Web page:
# Lecture 1: Vectors, Linear Independence, and Spanning Sets

### Instructions

• This section covers the concepts listed below. You can click the button to go directly to that topic.
• After each video, there are notes for the material in the video.
• When you have finished the material below, you can go to the next section or return to the main page.

### Concepts

Lecture Notes (Blank)
Lecture Notes (Complete)
Vectors and Vector Spaces

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#### Video Notes

For the beginning of the course, we will define a vector and vector space in this way (this is not the most abstract or the best definition, but it is what we will start with):

Definition. A real vector is a column of $$n$$ real numbers. We call such a vector an $$n$$ dimensional real vector. The set of all $$n$$ dimensional vectors is $$\mathbb{R}^n.$$

In this series of videos, we will concentrate mostly on the $$n=2$$ and $$n=3$$ cases. The reason is that most Math 308 classes only use 2 and 3 dimensional vectors and because once the basic application of linear algebra to differential equations is understood, you can come back to the subject after you have had a proper linear algebra class.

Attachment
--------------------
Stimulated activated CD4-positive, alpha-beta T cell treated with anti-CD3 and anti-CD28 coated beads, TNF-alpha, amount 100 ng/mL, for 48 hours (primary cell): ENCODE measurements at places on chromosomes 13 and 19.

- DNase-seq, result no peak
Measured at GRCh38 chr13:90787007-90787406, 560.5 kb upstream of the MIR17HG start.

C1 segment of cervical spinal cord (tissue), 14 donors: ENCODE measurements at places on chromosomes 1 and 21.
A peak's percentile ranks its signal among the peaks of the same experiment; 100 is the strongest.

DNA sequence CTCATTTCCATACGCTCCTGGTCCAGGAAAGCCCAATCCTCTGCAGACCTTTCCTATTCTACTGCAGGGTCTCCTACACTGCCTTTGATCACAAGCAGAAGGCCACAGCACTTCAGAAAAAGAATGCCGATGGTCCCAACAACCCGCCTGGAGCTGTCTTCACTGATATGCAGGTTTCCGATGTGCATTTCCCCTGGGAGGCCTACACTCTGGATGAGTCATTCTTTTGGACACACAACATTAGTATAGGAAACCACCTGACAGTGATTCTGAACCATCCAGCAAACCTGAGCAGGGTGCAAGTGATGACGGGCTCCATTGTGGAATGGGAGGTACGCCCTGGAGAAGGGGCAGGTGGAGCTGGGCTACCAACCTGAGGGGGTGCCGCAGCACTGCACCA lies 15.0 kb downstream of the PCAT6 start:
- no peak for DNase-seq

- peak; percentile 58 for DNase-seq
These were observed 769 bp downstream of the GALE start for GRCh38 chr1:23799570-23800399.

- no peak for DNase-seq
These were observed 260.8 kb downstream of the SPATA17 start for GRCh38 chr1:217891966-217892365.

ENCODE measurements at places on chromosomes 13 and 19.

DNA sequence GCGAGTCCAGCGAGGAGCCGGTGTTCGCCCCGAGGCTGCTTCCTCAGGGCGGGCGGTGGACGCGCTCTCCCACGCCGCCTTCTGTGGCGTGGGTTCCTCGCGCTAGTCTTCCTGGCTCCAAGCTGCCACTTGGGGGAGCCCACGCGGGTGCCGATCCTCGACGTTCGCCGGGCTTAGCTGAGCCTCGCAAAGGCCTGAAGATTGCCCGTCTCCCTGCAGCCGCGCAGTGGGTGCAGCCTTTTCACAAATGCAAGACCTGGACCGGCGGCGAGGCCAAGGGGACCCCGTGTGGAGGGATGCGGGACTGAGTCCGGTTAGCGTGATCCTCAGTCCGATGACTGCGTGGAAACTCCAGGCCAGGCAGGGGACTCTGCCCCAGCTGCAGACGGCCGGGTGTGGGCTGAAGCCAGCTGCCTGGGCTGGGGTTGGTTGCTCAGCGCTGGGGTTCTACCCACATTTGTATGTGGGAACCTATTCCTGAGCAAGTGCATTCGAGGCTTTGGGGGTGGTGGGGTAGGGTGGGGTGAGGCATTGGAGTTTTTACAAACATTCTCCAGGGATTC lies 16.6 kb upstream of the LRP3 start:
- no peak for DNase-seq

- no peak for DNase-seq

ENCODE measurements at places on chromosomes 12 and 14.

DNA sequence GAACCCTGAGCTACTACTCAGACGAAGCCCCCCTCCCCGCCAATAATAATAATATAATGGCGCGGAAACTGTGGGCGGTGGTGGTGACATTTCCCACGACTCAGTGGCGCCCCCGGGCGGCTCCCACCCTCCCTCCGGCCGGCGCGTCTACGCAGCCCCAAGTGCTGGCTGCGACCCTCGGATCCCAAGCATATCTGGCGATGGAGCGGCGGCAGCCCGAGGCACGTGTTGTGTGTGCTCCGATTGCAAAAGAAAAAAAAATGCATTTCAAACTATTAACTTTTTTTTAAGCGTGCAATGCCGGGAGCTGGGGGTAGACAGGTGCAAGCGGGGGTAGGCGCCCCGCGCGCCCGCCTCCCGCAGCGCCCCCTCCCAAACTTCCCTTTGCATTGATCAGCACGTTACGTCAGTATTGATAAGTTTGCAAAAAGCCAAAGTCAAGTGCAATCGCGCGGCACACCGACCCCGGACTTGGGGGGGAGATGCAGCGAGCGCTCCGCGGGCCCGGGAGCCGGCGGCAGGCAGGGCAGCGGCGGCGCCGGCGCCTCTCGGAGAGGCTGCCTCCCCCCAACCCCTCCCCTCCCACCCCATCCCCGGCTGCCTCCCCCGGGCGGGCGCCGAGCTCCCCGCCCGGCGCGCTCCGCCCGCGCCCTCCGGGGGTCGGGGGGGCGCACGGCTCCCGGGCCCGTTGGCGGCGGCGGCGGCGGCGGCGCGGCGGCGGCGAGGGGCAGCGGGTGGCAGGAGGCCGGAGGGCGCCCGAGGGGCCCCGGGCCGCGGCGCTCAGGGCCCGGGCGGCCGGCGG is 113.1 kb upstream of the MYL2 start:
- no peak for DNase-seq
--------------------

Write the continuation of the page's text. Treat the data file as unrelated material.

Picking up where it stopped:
Example. Here are some examples:
1. The vector $$\begin{pmatrix}1 \\ 2\end{pmatrix}$$ is a vector in $$\mathbb{R}^2$$.
2. The vector $$\begin{pmatrix}1 \\ 0 \\ 1\end{pmatrix}$$ is a vector in $$\mathbb{R}^3$$.
3. $$\begin{pmatrix}1 \\ 2 + 3i \\ 0\end{pmatrix}$$ is not in $$\mathbb{R}^3$$ since the second entry, $$2 + 3i$$, is not a real number.

Definition 2. A complex vector is a column of $$n$$ complex numbers. We call such a vector an $$n$$ dimensional complex vector. The set of all $$n$$ dimensional complex vectors is $$\mathbb{C}^n$$.

Example. All the examples in the previous example are complex vectors.

In the study of  differential equations, the vectors in question are functions of some variable – for example – $$t$$. This means that each entry in the vector is a function. For example, the following vectors are typical of those that come up in differential equations:
1. $$\begin{pmatrix}t\\t^2\end{pmatrix}$$
2. $$\begin{pmatrix}e^t\\e^{2t}\\1\end{pmatrix}$$
3. $$e^t\begin{pmatrix}\cos t + \sin t\\\cos t - \sin t\\\cos t\end{pmatrix}$$
These are all real vectors in $$\mathbb{R}^2$$ or $$\mathbb{R}^3$$ for fixed values of $$t$$. But it is a (potentially) different vector for each value of $$t$$. Some people call vectors like these "vector–valued functions.''

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#### Video Notes

There are two important ways to create new vectors out of old vectors that we now discuss. The first that we discuss is scalar multiplication. Given a vector $$\boldsymbol{v}\in\mathbb{R}^n$$, and a real or complex number $$c$$ (real and complex numbers are called scalars) the product $$c \boldsymbol{v}$$ is defined as follows:
\begin{align*}
c \boldsymbol{v}
=c \begin{pmatrix}a_1\\a_2\\\vdots\\a_n\end{pmatrix}
= \begin{pmatrix}c a_1 \\ c a_2\\\vdots \\c a_n\end{pmatrix}.
\end{align*}